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Savage Love 

Most kids don't start actively seeking out online porn until age 14.

What do I say to my straight 14-year-old son about porn? My sister tells me that research shows my son has been looking at porn for three years already. Am I too late?

Distressed Anxious Dad

According to the Today show and the American Family Association and most of what pops up when you Google "kids and porn," DAD, you're three years late to this pants-shitting party. "The average age a child first views Internet pornography is 11," Matt Lauer warned parents on Today seven years ago. "And those kids don't look away."

But the alarming statistic Lauer cited — which was used to justify all sorts of proposed crackdowns on online porn — turned out to be total bullshit. Back in 2005, Seth Lubove, a writer for Forbes, traced the stat back to its source. Today got it from the Boston Globe, who got it from Family Safe Media, "a small firm in Provo, Utah, [which] is in the business of scaring parents into buying software to protect their kids from Internet smut." Family Safe Media got it from Internet Filter Review, a website that markets content-blocking software. Internet Filter Review got it from The Drug of the New Millennium, a self-published book about the dangers of porn addiction. Lubove tracked down the self-published author, and guess what? He couldn't recall where he got that stat. 

Lubove reviewed actual research done by legit social scientists and reported that most kids don't start actively seeking out online porn until age 14. So you're not too late, DAD.

Now, here's what I think you should tell your son about porn: There's a lot of it out there, some of it's pretty fucked up, and he can get in life-derailing trouble if he gets caught watching the wrong kind, e.g., underage, kiddie, etc. You should tell your son that the sex in porn bears about as much resemblance to real-life sex as action movies bear to real-life life. And warn him that a lot of porn is made by and for guys who have no wives, no girlfriends and no hope. Many of these guys — not most, but many — are angry and resentful, and their anger and resentment is a poison that creeps into a lot of porn. If you put it in your son's head that the poisonously misogynist is there to appeal to angry losers, your son will be less likely to internalize it — because your son doesn't want to see himself as an angry loser, right?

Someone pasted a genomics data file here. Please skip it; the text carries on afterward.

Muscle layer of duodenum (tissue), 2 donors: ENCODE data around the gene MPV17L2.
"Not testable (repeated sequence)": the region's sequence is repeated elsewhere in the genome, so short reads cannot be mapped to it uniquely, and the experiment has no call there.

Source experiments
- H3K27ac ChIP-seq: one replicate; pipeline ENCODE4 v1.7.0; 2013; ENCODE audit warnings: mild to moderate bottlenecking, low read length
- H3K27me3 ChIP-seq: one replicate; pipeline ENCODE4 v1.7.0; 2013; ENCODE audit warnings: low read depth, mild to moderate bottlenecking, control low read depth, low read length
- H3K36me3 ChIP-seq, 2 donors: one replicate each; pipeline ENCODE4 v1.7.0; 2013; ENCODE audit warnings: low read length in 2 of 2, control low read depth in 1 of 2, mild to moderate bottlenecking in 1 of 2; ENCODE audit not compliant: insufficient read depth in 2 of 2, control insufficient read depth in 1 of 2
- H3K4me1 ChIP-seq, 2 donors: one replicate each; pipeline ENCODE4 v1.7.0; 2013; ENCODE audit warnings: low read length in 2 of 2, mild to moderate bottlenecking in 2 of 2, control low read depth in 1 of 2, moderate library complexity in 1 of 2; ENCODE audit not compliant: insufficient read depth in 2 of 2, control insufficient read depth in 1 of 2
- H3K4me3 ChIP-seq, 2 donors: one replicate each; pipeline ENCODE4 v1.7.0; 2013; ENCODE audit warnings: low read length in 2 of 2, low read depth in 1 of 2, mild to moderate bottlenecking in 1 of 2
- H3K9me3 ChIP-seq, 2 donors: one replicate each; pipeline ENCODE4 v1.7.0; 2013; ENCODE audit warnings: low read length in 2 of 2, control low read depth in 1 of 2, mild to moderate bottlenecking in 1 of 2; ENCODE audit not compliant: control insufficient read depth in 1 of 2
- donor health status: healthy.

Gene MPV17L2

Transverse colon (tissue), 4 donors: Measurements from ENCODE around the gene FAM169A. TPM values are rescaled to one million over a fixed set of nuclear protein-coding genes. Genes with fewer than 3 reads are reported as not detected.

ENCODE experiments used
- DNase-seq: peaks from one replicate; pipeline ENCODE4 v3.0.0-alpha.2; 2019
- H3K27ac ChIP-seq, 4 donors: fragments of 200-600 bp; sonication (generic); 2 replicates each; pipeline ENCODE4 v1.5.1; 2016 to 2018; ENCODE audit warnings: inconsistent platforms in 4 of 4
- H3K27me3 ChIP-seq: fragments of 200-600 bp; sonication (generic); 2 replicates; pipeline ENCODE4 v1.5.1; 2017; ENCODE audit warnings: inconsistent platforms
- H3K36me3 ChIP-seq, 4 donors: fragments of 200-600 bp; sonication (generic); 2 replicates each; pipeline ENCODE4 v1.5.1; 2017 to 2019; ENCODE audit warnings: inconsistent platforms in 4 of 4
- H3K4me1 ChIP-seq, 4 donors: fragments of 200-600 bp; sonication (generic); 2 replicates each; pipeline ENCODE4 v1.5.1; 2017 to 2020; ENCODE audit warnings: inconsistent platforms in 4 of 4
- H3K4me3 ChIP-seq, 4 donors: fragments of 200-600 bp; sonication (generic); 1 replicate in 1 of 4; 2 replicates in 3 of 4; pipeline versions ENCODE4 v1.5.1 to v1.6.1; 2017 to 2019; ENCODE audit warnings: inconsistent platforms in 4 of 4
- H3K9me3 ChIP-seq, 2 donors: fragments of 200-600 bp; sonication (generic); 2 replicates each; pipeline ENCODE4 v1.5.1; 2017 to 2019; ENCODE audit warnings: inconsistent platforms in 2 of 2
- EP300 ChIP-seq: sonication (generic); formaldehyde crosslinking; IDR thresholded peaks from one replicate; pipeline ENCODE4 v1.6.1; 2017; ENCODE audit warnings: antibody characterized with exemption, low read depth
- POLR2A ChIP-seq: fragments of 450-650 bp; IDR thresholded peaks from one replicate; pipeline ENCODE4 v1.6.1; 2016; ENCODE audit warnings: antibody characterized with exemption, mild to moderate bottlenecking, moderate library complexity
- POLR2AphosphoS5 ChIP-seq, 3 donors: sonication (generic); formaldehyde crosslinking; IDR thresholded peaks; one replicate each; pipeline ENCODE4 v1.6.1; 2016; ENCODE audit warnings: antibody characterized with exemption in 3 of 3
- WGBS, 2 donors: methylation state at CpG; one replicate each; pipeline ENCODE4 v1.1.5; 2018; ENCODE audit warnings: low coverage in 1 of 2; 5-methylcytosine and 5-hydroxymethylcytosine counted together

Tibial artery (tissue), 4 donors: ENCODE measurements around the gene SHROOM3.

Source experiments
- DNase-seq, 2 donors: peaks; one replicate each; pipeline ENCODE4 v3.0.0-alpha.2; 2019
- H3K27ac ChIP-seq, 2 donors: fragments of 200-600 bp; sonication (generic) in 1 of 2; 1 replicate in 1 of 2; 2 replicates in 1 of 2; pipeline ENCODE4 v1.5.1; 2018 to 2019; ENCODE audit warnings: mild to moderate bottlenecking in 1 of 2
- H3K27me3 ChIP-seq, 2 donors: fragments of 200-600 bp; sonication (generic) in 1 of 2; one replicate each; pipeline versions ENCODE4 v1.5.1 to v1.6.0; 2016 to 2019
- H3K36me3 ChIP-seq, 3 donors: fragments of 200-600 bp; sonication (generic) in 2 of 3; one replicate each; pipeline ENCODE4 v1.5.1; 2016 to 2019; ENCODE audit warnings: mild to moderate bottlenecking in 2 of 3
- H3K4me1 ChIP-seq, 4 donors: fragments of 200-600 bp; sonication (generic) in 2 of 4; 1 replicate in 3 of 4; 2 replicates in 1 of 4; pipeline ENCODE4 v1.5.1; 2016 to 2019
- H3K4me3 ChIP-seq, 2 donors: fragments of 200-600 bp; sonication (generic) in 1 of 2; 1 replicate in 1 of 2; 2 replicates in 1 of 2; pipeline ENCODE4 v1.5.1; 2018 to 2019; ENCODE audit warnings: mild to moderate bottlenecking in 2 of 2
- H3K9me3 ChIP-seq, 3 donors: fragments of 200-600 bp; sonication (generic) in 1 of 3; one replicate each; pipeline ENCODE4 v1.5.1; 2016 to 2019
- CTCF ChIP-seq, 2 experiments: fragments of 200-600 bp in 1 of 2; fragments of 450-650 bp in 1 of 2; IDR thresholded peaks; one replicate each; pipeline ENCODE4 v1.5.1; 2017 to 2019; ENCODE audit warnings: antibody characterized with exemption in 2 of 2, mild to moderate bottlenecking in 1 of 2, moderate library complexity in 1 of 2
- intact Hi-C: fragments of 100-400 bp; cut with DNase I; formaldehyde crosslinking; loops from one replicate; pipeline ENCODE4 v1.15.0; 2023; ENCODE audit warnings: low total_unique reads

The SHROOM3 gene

Finally, if your son is watching porn, he's masturbating. Tell him to vary his routine: left hand, right hand, a little lube, a lot of lube, firm grip, loose grip. You don't want your son to ruin himself for partnered sex by using the "death grip" — a fist clenched tighter than any human throat or pussy can clench — during solo sex. And send him to for a brisk, sex-positive porn-versus-reality check.

A while ago, I broke up with my long-term boyfriend. A few months later, I met someone new and we started sleeping together. It was the best sex of my life. New Guy wasn't looking for anything serious, and neither was I, so we kept things very casual. After a couple months of amazing sex, my long-term boyfriend came back into the picture. All good, right? Wrong! I love him so much, but the sex just seems so dull and average compared to the volcanic sex that I was having during our time apart. Do I sacrifice an amazing sex life for a happy life of average sex with the man I love?

Missing Amazing Sex

You're not going to be happy having safe, boring sex, right? So if things don't improve, your relationship is doomed. So you have nothing to lose by slapping your cards down. Tell Mr. Long Term the truth: The sex has to get better. 

Now, Mr. Long Term could be lousy at sex, or maybe you two just don't click sexually. But there's a chance your problem is a relatively common hang-up. It's possible that you, or Mr. Long Term, or you and Mr. Long Term feel inhibited during sex because you're in love, and people who are in love are supposed to make safe, boring love. But people who aren't in love are allowed to have wild, passionate fucks.

Give Mr. Long Term permission to fuck you like he's never going to see you again. You should fuck him the same way. Fuck each other like the stakes are low. The "lovemaking" inhibition can be literally fucked death, if it's indeed the problem here. And then you'll see that you can have a committed relationship, and wild, passionate sex — with the same person!

But you gotta want it bad enough to fuck for it.

I'm a straight woman in a monogamous relationship with a straight man. Last weekend, I went out with my roommate (also a straight woman, also in a committed relationship). We went to a club, took some E, and did way too many tequila shots. We stumbled home and ended up fingerbanging each other. I have never had sexual feelings for my roommate, and she says she doesn't have them for me. Do I have to tell my boyfriend? I know he would be confused and upset. It was a strange, one-time thing that I plan on never doing again.

Not A Lesbian I Think

If it was a one-time thing, if you learned your lesson, if you're sure it won't happen again, if you didn't contract anything, and if there are no fetuses gestating (which, barring a miracle, is not an issue for you), you don't need to disclose this indiscretion. Chalk it up to the E and the tequila, change your sheets, scrub under your fingernails, and spare your boyfriend the upsetting details.

Gay Republicans, Dan. Why? How?


Self-loathing, that's why. Homophobia, that's how.

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